The good thing of the financial disruption is that financial stability is now a fully acknowledged ‘Global Public Good’. President Obama referred several times to America’s responsibility for the global financial stability. Even one of the spokespersons of ‘Haute finance’ Mohamed El-Erian, chief executive of the investment fund PIMCO, talked about the need for new suppliers of the public good of international financial stability. Bankers, politicians and economist are busy crafting new institutions and rules to ensure financial stability (e.g. Basel III accords). Probably one of the major legislative pieces produced so far, is the Dodd-Frank act for financial stability of 2010. However, this act clearly outlines its responsibility: restoring the American financial stability; no single words about global financial stability.

So, who should provide that global financial stability? Will financial stability be safe in the hands of governments and public institutions? No, say some because government will asphyxiate risk taking entrepreneurship and thus stifle innovation. Or, the alternative, can we expect Wall Street to prudently govern our collective good. No, say others: just look at the “money-mad pirates” recent behavior? What role can be expected of the United States, China, Germany, Europe, the IMF or the emerging markets, Captain Africa?

Emergency rules

Remember, time is running out: the morass is sucking us down. Urgent actions are required to avoid sinking deeper into the swamp. Rule number one is, as I remember from the boy scouts: ‘stay cool’. As with quicksand, the more you move the faster you will sink. So the current unrest and market volatility is doing no good. Secondly, continue the Münchhaussen stimulus by calling into existence new institutions and facilities like the financial stability funds that can absorb more debt. It will work as long as people believe it will work.

The third urgent measure has to deal with decreasing the pressure on the soft underground by spreading the weight over a larger contact surface. Shared and coordinated responsibilities among more and different players. And wasn’t it one of the crisis major lessons that a systemically interconnected world demands, some sort of, system for international (global) financial governance. Stability likely will benefit from global arrangements for financial regulation.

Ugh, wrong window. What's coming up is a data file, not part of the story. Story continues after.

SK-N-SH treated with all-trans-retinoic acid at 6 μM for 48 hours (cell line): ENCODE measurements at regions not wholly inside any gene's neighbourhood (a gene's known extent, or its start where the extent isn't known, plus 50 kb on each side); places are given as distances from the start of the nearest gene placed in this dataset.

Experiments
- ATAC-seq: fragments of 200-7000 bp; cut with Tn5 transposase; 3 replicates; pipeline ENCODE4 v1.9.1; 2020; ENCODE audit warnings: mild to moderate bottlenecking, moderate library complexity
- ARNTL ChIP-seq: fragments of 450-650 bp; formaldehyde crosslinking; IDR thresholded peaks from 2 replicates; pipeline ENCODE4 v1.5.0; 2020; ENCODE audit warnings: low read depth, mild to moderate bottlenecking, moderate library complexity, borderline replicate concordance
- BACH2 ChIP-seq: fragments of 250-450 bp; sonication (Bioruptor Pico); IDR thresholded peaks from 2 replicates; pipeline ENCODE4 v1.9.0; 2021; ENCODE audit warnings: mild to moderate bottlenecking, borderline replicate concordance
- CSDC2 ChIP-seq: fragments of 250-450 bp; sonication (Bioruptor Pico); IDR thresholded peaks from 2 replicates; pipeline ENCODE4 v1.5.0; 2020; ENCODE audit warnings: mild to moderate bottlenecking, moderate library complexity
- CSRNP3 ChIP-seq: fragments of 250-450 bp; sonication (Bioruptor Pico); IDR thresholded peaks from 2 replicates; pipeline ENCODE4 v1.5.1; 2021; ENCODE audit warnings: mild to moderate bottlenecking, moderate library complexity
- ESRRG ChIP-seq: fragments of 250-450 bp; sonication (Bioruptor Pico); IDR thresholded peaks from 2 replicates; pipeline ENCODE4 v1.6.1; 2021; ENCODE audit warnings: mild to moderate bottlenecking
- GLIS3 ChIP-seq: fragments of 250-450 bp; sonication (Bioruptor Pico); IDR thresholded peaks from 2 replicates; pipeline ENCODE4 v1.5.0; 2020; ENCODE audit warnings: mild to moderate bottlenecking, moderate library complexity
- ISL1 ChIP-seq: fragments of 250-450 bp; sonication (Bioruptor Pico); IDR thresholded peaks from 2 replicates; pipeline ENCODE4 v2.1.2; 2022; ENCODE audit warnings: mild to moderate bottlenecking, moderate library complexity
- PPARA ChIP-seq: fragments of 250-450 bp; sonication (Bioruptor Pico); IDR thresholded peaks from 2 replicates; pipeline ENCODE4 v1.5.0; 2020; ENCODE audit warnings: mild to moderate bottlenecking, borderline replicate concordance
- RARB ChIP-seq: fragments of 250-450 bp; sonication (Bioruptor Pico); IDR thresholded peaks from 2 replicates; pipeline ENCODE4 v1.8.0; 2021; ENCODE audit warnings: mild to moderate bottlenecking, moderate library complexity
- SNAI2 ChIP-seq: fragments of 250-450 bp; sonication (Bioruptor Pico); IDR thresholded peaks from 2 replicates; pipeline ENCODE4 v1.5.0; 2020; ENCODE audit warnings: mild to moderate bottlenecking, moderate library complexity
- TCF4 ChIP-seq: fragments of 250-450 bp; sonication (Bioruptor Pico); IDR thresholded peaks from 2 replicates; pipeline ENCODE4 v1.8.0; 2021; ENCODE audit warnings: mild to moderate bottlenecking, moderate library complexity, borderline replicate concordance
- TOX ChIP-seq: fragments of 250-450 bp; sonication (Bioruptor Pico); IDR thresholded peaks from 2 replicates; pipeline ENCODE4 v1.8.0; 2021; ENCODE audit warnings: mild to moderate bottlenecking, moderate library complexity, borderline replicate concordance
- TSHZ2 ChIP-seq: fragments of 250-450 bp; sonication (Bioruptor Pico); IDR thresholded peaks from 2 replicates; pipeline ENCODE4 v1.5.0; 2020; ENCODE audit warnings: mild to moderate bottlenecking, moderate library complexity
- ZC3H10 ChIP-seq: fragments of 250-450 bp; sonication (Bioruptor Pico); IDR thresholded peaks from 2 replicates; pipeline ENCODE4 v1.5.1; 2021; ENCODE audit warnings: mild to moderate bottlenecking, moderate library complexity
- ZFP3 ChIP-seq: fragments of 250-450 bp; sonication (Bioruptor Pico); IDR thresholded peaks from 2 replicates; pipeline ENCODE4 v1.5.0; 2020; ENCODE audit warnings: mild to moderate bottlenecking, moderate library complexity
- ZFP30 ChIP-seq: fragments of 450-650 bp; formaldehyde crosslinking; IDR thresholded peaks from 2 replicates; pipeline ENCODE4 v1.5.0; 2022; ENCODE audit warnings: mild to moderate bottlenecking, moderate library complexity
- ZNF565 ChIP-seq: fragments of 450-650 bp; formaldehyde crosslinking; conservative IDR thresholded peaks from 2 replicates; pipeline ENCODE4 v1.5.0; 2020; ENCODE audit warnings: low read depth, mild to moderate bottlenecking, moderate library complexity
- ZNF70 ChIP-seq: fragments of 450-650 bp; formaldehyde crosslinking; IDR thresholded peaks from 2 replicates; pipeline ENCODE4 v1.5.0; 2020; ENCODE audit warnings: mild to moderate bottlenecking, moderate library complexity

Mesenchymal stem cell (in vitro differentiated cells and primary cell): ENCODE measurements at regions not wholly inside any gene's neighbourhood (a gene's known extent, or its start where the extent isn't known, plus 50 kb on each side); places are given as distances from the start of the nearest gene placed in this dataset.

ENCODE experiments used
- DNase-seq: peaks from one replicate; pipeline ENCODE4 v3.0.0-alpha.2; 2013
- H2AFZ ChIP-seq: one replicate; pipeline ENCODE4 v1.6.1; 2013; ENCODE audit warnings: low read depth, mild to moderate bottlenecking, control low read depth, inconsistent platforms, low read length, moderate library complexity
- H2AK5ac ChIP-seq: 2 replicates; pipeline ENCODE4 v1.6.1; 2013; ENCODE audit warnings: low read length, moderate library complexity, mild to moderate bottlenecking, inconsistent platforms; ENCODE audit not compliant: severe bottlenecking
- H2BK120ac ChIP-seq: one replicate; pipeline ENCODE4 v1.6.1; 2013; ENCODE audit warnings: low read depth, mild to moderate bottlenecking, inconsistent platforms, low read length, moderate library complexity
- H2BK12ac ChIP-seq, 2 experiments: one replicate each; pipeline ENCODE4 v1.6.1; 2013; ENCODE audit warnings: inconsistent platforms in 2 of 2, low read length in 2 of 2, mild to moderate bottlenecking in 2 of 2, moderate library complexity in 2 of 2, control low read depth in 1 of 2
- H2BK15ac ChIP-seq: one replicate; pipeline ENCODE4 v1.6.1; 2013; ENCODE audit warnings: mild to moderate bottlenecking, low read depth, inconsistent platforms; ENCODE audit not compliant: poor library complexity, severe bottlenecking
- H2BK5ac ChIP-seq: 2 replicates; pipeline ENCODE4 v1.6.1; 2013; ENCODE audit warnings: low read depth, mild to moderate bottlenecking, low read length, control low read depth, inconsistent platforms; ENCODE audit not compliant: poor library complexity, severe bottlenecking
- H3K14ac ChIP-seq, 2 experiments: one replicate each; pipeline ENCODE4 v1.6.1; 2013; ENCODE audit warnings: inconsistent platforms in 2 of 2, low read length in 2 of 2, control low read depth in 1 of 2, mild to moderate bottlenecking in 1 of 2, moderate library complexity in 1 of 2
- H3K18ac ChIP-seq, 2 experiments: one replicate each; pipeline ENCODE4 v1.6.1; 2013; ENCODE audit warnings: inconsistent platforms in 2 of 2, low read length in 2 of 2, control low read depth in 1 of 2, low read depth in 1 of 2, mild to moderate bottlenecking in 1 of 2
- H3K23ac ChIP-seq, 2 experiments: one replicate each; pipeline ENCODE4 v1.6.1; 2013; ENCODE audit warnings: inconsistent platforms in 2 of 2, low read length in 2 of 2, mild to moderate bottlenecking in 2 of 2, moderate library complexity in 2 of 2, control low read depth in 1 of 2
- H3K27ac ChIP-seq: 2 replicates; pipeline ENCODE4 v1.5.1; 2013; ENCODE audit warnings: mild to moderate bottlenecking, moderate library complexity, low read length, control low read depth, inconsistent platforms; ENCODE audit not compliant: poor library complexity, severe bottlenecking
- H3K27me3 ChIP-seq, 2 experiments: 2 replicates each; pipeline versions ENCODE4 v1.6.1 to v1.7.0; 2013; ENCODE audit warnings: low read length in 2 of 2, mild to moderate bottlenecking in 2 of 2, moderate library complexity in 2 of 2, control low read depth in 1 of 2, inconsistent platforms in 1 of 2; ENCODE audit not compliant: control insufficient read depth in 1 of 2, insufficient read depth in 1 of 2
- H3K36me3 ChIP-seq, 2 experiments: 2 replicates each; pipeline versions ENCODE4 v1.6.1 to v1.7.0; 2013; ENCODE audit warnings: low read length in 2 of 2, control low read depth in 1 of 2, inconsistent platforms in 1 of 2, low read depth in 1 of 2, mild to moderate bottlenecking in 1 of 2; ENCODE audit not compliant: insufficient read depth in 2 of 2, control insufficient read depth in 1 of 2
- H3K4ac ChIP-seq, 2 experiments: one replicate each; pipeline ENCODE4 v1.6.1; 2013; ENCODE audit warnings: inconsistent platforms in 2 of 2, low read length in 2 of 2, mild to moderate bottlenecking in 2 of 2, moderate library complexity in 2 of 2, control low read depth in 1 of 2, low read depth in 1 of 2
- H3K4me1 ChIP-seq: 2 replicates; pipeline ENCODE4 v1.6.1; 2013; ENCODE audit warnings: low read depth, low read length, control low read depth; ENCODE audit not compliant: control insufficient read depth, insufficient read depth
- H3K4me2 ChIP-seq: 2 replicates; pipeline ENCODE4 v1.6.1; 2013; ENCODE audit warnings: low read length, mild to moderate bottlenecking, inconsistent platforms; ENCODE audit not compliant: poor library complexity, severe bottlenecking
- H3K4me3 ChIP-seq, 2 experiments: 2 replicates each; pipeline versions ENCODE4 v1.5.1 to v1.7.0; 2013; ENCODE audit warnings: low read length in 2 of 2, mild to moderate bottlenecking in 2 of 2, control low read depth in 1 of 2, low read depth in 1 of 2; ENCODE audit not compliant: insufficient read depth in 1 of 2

With the dwindling power of the United States we have – now more than ever – the option to embrace the emergence of a multipolar world as El-Erian and others suggest. From accepting multipolar power distribution it is a small step to visualizing multipolar responsibility in relation to the management of global public goods. In the case of finance, shared responsibility among more nations and power blocks would allow spreading risks as well as laying the foundations to redress current imbalances ( in a broader framework of common international interests.

The obvious practical challenge is to develop adequate capacities and skills, including attitudes, for international relations and cooperation. Not a small enterprise if you consider the United States will have to learn to work more through international institutions, Asia to adapt more cooperative behavior regarding international issues, Europe to talk more with one voice based on shared values and vision, Africa first needs to be more successful in moving out of poverty, Latin America that is too busy enjoying its own success and Russia…Russia what?